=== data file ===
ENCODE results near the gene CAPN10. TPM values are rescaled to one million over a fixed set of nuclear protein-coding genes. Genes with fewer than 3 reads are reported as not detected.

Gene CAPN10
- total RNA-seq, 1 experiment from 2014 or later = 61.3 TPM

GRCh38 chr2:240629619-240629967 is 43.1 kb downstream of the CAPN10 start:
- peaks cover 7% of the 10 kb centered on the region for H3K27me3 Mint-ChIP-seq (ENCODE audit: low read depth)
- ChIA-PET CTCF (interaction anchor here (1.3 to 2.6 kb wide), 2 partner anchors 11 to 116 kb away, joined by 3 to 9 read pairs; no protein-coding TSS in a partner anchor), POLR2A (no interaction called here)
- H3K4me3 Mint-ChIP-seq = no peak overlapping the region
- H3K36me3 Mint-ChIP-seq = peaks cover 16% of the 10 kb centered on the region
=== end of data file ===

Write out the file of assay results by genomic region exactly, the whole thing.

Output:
ENCODE results near the gene CAPN10. TPM values are rescaled to one million over a fixed set of nuclear protein-coding genes. Genes with fewer than 3 reads are reported as not detected.

Gene CAPN10
- total RNA-seq, 1 experiment from 2014 or later = 61.3 TPM

GRCh38 chr2:240629619-240629967 is 43.1 kb downstream of the CAPN10 start:
- peaks cover 7% of the 10 kb centered on the region for H3K27me3 Mint-ChIP-seq (ENCODE audit: low read depth)
- ChIA-PET CTCF (interaction anchor here (1.3 to 2.6 kb wide), 2 partner anchors 11 to 116 kb away, joined by 3 to 9 read pairs; no protein-coding TSS in a partner anchor), POLR2A (no interaction called here)
- H3K4me3 Mint-ChIP-seq = no peak overlapping the region
- H3K36me3 Mint-ChIP-seq = peaks cover 16% of the 10 kb centered on the region